TikTok Promoted ‘Deepfake AI Porn’ of Billie Eilish to People's For You Pages

The modified images of the singer were viewed 11 million times before being removed for violating TikTok’s community guidelines around sexual harassment.
billie eilish tiktok ai art
Photo: TikTok

Ultra sexualised images of Billie Eilish likened to “deepfake pornography” went viral on TikTok and were amplified by the app’s algorithm.

A photo gallery video featuring the singer’s face on sexually exaggerated bodies was seen by 11 million people in four days before being removed for violating TikTok’s community guidelines around sexual harassment.


Tracy Harwood, professor of digital culture at the UK’s De Montfort University, told VICE World News it looked like the images had been created using some form of AI imaging or AI art generator app.

The video appeared on the app's For You page, despite TikTok's own guidelines saying that overtly sexualised content is ineligible.

In the last few weeks, apps like Lensa or Midjourney have become hugely popular, with Instagram, Twitter and TikTok full of people’s digital avatars based on their own selfies.

But many women have said that the apps are perpetuating misogyny by removing their clothes or presenting them with sexualised bodies.

Megan Fox is one amongst several public figures who have recently criticised Lensa for sexualising self-generated AI images. 

Eilish, who has spoken about the “bruising experience” of growing up in the public eye, said in a recent interview with the BBC that one of her songs, “Your Power,” is not only about “the man who abused his power when he was with me, how much trauma he has caused me, physically and emotionally” but about several people she has met. 

In 2019, she revealed that one of the reasons behind her trademark baggy clothes is that “Nobody can have an opinion because they haven't seen what’s underneath. Nobody can be like, ‘she’s slim-thick,’ ‘she’s not slim-thick,’ ‘she’s got a flat ass,’ ‘she's got a fat ass.’ No one can say any of that because they don't know.” 


Hera Hussain, founder and CEO of Chayn, which supports victims of gender-based violence on and offline, said: “The TikTok algorithm isn't set up to discern between what kind of content is getting engagement and this is a critical issue.

“It should not recommend these videos to the feeds of their users. It's not a harmless meme. It's not a still from the singer's own videos. It's a hyper-sexualised AI-manipulated image."

The TikTok account which posted the images had over 76,000 followers and linked to an Instagram account with just over 2,000 followers that has also shared the same images. In its Instagram stories it also posted manipulated images of Eilish and said “$20 uncensored images. Inbox”, inviting users to pay for more explicit content.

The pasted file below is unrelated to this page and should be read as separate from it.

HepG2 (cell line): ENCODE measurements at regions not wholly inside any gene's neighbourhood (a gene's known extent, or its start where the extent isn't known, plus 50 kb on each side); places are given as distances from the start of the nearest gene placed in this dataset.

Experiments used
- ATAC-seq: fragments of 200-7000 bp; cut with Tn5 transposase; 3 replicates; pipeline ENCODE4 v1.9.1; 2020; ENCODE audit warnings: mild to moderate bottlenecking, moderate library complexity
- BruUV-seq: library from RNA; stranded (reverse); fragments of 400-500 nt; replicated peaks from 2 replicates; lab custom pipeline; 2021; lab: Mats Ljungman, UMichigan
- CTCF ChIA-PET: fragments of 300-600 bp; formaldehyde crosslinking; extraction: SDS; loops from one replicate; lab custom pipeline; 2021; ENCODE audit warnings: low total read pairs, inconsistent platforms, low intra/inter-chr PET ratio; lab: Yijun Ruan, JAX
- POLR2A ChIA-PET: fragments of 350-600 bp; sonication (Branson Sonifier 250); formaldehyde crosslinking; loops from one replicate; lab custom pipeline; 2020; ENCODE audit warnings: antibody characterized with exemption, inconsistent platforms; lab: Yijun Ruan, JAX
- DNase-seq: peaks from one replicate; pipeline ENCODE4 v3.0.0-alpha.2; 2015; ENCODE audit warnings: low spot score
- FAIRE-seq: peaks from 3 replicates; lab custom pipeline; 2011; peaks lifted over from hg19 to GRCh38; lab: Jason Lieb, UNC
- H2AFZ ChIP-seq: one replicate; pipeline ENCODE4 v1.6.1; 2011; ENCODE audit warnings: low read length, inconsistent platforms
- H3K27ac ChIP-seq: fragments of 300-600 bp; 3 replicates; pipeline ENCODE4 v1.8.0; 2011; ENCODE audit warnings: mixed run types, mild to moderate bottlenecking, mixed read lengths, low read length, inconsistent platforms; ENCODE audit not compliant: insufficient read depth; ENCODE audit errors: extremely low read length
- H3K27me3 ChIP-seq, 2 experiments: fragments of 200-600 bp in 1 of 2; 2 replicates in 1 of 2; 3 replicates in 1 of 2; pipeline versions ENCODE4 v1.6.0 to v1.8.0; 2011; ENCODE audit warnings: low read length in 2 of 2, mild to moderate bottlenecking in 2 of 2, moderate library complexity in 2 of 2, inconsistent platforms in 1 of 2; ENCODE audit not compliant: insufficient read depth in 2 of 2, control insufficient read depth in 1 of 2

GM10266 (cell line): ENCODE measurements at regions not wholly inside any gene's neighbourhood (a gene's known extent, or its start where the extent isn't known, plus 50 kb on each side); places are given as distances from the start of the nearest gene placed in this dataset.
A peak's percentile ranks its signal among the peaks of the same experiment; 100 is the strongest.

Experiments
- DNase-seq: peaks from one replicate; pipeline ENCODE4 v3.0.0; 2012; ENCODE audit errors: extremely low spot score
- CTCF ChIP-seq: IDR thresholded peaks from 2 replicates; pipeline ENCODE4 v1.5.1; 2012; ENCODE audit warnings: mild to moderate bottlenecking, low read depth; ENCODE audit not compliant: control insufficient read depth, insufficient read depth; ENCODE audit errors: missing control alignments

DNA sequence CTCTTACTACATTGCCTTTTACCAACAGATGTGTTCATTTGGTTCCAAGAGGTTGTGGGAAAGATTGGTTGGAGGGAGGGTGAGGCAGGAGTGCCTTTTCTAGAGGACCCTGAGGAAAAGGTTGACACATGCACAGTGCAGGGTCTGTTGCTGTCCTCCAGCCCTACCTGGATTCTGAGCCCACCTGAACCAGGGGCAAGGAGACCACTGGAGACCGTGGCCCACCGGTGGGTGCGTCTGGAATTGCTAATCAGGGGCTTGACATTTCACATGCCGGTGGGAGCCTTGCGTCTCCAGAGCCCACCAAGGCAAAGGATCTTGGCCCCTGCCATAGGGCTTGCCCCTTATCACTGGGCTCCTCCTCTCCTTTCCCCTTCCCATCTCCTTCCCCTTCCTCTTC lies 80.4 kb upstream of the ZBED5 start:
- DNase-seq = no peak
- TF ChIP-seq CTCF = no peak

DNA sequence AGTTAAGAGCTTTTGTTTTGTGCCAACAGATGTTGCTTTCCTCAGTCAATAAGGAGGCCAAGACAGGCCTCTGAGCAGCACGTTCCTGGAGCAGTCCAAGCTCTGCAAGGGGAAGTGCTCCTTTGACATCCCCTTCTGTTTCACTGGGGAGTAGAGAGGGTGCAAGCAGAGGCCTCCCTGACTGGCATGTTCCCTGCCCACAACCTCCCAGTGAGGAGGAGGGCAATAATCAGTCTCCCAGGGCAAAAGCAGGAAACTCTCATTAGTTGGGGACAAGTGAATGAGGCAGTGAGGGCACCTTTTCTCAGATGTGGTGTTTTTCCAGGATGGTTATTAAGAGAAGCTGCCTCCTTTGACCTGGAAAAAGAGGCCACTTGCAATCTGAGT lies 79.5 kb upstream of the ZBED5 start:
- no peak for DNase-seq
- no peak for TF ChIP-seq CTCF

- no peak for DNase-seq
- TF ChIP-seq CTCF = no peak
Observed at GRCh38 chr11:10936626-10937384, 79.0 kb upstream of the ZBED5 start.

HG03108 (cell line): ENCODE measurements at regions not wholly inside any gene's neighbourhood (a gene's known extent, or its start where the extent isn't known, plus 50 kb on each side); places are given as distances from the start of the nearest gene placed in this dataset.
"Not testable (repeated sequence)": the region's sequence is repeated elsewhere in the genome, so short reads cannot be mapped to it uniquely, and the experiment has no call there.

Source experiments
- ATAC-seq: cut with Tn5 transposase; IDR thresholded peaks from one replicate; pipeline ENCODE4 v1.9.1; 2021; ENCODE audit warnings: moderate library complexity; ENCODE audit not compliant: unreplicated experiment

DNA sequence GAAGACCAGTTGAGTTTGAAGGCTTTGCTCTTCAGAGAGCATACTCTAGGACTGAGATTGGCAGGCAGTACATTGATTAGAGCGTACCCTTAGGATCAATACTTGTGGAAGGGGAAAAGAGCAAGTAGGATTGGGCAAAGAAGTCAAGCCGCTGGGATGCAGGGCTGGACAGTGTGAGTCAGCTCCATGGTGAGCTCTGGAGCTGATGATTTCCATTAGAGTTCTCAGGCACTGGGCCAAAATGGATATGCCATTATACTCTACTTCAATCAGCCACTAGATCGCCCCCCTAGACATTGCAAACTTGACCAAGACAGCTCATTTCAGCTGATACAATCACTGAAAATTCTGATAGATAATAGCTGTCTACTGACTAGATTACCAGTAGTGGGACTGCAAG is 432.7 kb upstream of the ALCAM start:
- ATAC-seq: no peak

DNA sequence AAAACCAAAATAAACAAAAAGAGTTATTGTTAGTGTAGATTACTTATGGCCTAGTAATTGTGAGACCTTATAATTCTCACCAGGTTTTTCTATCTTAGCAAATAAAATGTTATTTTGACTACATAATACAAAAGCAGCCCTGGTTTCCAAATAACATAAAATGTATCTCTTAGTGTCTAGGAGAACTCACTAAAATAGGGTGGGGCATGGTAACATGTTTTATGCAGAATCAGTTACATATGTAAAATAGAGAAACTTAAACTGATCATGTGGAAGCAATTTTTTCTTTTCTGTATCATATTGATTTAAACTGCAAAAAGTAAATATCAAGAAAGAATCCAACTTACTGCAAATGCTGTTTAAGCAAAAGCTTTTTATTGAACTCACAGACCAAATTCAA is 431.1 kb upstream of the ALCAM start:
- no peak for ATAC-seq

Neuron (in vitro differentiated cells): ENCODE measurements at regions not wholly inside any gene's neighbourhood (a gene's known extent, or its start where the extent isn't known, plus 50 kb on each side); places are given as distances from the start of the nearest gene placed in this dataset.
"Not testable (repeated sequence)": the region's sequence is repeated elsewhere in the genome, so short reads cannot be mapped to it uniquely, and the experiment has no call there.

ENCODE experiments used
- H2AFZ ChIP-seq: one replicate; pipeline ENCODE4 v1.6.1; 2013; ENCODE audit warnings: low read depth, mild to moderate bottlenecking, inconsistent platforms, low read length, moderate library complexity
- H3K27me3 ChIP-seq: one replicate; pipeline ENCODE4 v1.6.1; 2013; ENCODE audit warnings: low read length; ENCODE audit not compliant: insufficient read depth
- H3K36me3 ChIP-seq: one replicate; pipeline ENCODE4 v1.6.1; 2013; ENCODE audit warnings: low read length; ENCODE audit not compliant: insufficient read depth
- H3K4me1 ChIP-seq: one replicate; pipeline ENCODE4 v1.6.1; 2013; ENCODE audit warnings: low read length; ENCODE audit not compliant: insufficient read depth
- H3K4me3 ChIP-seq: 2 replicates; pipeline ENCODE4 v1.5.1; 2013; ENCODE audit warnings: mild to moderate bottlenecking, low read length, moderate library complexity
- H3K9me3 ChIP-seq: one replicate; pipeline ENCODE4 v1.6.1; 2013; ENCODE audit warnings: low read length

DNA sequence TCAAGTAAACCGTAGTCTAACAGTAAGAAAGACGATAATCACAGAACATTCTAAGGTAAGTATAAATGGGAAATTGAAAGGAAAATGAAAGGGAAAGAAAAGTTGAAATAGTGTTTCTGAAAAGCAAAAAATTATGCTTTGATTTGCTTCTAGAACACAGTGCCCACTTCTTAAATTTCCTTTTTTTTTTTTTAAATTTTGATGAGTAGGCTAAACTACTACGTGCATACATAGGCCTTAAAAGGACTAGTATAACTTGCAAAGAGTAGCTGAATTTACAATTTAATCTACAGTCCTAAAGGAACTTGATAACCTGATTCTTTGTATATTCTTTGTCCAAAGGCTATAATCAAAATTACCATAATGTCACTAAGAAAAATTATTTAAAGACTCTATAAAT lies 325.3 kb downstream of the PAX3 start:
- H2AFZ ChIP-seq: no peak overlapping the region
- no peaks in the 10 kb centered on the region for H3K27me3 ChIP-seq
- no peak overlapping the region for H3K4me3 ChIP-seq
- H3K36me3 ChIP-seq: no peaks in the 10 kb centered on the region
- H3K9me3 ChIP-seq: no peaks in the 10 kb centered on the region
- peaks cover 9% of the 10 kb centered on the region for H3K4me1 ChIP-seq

Andrea Simon, director of the End Violence Against Women Coalition, said: “Social media platforms have increasingly been making claims that they are committed to tackling harmful content including misogyny and violence against women. We know that content which violates TikTok’s terms and conditions often remains visible and even widely amplified by its algorithms across the platform, which is incredibly alarming given that its audience is primarily children and young people.”

“By taking no action on this type of harmful content, including a lack of clear ways to report it or appropriate consequences for those that are abusive, TikTok is facilitating and ultimately profiting from the abuse of women and girls as well as the potential radicalisation of its young male users into harmful attitudes and beliefs about women and girls and sex and relationships.”


Harwood, digital culture expert, told VICE World News that there was strong evidence these images had been created using artificial intelligence. “The closer you look at the images, the more you can see problems with them – like the outfit not really being the same on both sides of the image, and edges not clearly defined; the skin finish looking plastic in places.”

In November the UK government said that it planned to make the sharing of non-consensual pornographic deepfakes illegal in a new piece of legislation being drafted to combat internet harms called the Online Safety Bill.

Trang Lee, a doctoral researcher in the Australian Research Council Centre of Excellence in Automated Decision Making and Society at Monash University, said TikTok “definitely have ethical, social, and human rights responsibilities to their users and those affected by their platforms” but that spotted deepfakes can be challenging, and that current efforts from platforms still had low accuracy levels in detecting AI. 

“We definitely need to develop regulations, increase public awareness, and deploy mechanisms such as screening, reporting, and removal policies to reduce or limit the spread of harmful deep fakes.” 

A TikTok spokesperson said: "This content violates our Community Guidelines, which clearly states that we do not allow content which alters or morphs an image of another individual to portray or imply sexual suggestiveness."